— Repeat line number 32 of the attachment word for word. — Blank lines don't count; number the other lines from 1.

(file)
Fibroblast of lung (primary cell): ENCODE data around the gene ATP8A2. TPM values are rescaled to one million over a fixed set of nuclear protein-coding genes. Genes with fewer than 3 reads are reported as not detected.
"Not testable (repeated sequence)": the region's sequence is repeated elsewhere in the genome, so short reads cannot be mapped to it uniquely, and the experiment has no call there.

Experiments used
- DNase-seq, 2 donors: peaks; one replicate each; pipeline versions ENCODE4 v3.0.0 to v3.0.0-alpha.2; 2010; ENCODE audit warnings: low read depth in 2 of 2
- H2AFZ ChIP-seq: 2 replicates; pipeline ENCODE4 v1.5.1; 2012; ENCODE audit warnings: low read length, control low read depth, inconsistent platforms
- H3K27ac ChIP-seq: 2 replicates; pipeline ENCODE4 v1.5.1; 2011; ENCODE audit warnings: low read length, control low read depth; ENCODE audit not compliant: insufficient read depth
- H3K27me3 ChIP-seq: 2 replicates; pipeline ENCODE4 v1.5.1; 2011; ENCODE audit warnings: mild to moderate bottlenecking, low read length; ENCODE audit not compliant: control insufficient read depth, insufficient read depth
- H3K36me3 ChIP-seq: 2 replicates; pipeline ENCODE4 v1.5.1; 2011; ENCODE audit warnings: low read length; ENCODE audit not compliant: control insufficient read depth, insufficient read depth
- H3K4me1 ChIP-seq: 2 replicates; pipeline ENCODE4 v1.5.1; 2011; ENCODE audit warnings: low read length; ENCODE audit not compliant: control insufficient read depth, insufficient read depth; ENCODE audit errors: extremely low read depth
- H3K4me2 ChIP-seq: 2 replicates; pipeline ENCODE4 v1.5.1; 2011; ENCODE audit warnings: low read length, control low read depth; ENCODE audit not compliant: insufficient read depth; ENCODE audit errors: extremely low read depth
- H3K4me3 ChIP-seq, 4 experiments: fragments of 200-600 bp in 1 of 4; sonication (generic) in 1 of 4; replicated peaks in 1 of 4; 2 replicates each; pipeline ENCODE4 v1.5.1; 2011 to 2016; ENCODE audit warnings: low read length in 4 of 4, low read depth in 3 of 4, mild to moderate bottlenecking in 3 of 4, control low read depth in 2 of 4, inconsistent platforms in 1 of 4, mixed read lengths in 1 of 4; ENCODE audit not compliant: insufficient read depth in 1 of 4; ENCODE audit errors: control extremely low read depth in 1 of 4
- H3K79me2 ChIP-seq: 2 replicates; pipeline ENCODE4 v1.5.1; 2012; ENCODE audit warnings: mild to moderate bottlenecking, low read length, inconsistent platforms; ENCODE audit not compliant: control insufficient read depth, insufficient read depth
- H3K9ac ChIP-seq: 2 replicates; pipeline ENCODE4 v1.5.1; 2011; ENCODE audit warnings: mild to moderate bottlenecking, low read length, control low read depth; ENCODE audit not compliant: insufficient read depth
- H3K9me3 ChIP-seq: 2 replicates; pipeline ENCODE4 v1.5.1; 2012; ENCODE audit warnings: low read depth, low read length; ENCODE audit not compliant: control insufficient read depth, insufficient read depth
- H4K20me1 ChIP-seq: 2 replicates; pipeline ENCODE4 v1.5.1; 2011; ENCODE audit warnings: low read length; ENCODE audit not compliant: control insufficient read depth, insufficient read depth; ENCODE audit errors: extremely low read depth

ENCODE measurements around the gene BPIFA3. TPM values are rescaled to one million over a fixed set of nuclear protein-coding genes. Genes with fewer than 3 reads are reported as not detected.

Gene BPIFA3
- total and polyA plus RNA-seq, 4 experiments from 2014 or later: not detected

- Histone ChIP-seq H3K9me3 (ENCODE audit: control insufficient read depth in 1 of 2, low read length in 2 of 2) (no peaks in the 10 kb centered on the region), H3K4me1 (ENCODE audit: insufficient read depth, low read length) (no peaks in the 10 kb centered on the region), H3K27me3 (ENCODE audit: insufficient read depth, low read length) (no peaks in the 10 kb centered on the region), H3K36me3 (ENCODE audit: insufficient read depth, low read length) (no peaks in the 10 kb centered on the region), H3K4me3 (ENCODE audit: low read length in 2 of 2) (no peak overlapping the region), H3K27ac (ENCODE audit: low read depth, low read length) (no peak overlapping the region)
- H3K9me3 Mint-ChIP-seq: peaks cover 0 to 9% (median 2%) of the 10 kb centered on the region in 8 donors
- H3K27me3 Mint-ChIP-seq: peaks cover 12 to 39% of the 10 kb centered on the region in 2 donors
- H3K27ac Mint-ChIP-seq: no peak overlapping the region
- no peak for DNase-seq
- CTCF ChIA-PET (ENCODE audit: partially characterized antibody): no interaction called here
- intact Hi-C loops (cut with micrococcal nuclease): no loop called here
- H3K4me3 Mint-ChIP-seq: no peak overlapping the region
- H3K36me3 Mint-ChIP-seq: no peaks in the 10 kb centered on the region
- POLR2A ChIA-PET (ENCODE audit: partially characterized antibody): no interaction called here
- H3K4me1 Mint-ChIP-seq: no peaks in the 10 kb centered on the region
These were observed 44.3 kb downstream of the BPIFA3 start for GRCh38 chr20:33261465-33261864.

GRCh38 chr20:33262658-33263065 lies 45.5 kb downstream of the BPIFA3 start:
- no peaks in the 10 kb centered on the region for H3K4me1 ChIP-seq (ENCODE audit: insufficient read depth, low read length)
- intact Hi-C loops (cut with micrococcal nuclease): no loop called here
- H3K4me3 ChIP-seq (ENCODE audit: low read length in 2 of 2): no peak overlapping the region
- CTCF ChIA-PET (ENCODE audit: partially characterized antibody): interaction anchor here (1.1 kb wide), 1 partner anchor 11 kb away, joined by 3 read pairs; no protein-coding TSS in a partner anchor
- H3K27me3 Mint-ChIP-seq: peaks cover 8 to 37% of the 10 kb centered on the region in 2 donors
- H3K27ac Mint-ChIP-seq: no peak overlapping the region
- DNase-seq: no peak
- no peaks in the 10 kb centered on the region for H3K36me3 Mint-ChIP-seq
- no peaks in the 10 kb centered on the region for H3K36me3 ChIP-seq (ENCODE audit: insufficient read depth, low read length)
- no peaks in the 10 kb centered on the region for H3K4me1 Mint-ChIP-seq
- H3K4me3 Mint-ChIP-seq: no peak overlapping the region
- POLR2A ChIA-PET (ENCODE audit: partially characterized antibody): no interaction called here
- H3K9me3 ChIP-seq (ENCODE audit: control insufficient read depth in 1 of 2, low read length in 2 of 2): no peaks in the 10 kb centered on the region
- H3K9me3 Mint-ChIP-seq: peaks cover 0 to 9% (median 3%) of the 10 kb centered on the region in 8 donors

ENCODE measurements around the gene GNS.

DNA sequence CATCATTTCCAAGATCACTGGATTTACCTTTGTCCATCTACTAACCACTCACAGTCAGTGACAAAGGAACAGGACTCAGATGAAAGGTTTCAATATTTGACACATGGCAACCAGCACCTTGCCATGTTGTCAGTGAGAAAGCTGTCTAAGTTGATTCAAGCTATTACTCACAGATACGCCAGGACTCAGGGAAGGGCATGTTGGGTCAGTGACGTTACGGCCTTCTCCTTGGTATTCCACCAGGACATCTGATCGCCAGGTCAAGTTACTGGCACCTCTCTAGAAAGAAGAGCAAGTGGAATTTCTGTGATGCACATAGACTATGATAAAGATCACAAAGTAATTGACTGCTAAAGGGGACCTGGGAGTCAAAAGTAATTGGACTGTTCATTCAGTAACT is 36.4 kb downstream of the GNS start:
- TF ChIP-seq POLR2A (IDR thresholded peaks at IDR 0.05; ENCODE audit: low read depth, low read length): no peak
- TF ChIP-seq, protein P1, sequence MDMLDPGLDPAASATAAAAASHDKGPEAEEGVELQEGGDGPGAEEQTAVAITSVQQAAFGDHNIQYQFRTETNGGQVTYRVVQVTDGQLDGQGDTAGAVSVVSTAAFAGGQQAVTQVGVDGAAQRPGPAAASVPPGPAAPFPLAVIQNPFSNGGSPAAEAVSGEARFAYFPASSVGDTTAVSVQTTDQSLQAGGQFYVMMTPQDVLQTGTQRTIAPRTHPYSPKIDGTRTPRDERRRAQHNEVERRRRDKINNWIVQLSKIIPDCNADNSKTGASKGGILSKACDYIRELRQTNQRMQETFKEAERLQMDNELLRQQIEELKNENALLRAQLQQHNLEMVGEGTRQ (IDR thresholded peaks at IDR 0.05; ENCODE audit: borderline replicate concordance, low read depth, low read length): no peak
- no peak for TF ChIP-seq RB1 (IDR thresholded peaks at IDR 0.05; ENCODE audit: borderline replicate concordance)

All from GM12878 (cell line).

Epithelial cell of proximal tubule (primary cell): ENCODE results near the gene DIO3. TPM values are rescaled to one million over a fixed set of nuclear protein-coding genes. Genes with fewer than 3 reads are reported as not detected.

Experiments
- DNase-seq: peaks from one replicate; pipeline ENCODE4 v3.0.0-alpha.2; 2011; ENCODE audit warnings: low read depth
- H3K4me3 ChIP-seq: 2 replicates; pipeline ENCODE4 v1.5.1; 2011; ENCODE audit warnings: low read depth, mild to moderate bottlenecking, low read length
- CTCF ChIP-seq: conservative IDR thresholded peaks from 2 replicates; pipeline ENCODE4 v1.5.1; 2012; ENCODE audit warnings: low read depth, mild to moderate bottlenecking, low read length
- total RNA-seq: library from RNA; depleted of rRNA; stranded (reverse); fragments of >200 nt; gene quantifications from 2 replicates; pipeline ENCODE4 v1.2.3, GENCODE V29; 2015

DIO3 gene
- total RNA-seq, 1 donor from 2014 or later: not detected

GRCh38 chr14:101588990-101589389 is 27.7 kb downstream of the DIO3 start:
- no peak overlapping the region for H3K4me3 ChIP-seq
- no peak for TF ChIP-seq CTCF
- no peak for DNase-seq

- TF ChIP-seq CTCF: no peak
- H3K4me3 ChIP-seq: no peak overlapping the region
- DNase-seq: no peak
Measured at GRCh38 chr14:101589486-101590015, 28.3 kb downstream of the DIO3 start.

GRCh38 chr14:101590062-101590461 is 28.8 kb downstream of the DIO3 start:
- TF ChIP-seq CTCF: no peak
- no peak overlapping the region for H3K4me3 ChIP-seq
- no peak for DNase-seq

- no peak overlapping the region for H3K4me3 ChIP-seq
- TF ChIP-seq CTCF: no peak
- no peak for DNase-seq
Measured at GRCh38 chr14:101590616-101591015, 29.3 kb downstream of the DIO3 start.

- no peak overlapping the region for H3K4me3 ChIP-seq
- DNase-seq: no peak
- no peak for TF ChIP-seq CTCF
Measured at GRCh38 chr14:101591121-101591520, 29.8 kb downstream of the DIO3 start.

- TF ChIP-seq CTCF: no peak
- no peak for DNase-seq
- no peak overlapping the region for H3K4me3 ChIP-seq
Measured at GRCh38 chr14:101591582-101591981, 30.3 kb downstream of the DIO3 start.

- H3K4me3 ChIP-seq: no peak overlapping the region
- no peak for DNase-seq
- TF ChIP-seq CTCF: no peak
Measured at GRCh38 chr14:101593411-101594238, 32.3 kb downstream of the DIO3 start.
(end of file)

- no peaks in the 10 kb centered on the region for H3K4me1 ChIP-seq (ENCODE audit: insufficient read depth, low read length)